OK, it wasn’t the first resignation by a sitting Pope in six centuries, or the astonishing appearance, in the skies over industrial Siberia, of a 10-ton meteor that exploded with the force of an atomic bomb, but Major League Soccer had some eye-catching news of its own this week.
There was the announcement by a former (and future?) member of the league that he’s stepping away from the game at the age of 25 – and that he’s gay.
Robbie Rogers now has the opportunity, if he chooses to resume his career, to become the first gay male pro athlete in North America to acknowledge his orientation while still active. That could have an asteroid-like impact (for the better) on the sporting and cultural landscape.
There was also – speaking of bright lights in the galaxy – some solid information about Landon Donovan and his career status.
The LA Galaxy announced that Donovan will return to training with the club during the final week of March, reviving waves of commentary that his sabbatical selfishly put his needs ahead of those of the team that pays his salary, as well as equal amounts – at least – of pushback saying that Donovan has earned the right to take a break on his own terms.
So which is it? Is LD giving LA (and the USMNT) a raw deal, or does he deserve to set the terms of his career hiatus?
Here are four elements to consider:
R-n-R vs. Retirement
WATCH: Donovan reacts to MLS Cup win
Now that his team has given a firm date for his return, it’s important to remember that when he first mentioned his case of burnout, Donovan hinted at retiring altogether.
Galaxy and US national team fans immediately started picturing a future without him, and most of them didn’t enjoy the picture. So his coming back alone should be cause for relief, if not joy, among fans of his two teams.
Yes, he’s going to miss a few MLS regular-season games, a CONCACAF Champions League quarterfinal and the March US World Cup qualifiers, but the best American player of all time is officially going to resume his career. That’s good news for LA and US fans.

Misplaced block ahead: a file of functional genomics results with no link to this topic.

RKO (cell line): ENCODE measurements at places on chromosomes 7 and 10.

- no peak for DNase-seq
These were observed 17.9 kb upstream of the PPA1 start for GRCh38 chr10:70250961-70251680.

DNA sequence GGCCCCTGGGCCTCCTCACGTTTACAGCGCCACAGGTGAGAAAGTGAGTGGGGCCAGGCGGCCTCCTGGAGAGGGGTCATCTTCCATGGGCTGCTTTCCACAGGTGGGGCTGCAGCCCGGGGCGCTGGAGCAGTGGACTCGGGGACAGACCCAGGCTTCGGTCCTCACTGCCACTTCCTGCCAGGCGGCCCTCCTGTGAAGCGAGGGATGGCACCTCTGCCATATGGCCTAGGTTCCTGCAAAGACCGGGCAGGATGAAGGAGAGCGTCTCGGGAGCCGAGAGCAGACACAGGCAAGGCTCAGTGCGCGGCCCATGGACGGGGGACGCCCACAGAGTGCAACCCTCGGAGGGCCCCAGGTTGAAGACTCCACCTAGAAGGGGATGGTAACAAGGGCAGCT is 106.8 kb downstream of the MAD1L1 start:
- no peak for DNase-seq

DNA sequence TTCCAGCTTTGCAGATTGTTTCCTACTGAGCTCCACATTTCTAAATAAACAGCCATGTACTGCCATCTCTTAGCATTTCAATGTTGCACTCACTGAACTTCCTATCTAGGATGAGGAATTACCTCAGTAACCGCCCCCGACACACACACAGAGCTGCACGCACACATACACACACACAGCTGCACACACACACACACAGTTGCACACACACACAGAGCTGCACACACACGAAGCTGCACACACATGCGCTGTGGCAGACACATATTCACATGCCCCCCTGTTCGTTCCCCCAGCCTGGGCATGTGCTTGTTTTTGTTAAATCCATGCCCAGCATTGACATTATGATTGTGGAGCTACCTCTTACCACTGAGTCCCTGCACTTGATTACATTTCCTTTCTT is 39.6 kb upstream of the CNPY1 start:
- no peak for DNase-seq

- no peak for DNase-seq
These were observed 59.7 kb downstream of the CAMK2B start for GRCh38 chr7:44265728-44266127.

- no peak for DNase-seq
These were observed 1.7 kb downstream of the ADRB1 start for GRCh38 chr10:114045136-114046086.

As for US fans’ disappointment that he won’t be playing in the March qualifiers, well, they had to know already that that was unlikely.
Donovan would have been hard pressed to be ready for World Cup qualifying competition by March 22, even if he’d resumed training this past weekend.
WATCH: Galaxy preview match vs. Tijuana
That would have given him roughly five weeks to prepare, essentially from scratch, for a high-stakes qualifier at home against a quality Costa Rica side – not to mention the cauldron of Azteca four days later.
He might have been able to pull that off, but it would have been tight, to say the least. And there was no indication that Donovan was about to show up at the HDC this past weekend, when the Galaxy battled Korean side Gangwon FC to a 0-0 draw.
So the hourglass was all but drained on those March games already. This announcement didn’t change Donovan’s short-term timetable with the national team much, if at all.
Special Player, Special Privileges
Former Dallas Cowboys coach Jimmy Johnson, once said that special players earn special treatment. That decidedly un-Lombardi-like sentiment has probably always been true, and it definitely applies in the Donovan case.
He has done more for the US national team and for MLS than any other American player ever. Both the stats and Donovan’s off-field Q rating back this up. He’s the all-time leader in goals and assists for the US; he’s scored more World Cup goals than any other American; and he’s won five titles in MLS, proving his ability in the clutch by topping the league’s all-time playoff scoring list. (He’s also third all-time – and still counting, thanks to this announcement – on the league’s regular-season goals list.)
You could argue that he’s earned the right to do this on his terms, but beyond that, he’s simply gained the leverage to do it.
The Galaxy’s options were more limited than Donovan’s here. They weren’t going to risk alienating such a valuable player as long as there was a chance to bring him back into the fold.
And now here he comes, back into the fold at the end of next month.
Despite all of the clamor to the contrary, Donovan has been pretty clear, straightforward, and low-key about his situation.
He said he needed a break, he took one, and he hasn’t once appeared in the public eye while on his sabbatical (save for a benefit appearance in Newtown, Conn.).
And now he’s coming back.
He hasn’t waffled all that much … yet.
But now that he’s played his “I need a break” card, Donovan won’t get another one until after Brazil 2014 at the earliest.
So the question remains, is he sure he’s ready to come back? Is he fully committed to maximizing the rest of his career? What happens when his LA contract runs out at the end of 2013?
The answers to those questions lie in the next chapter of his storied career, starting this spring.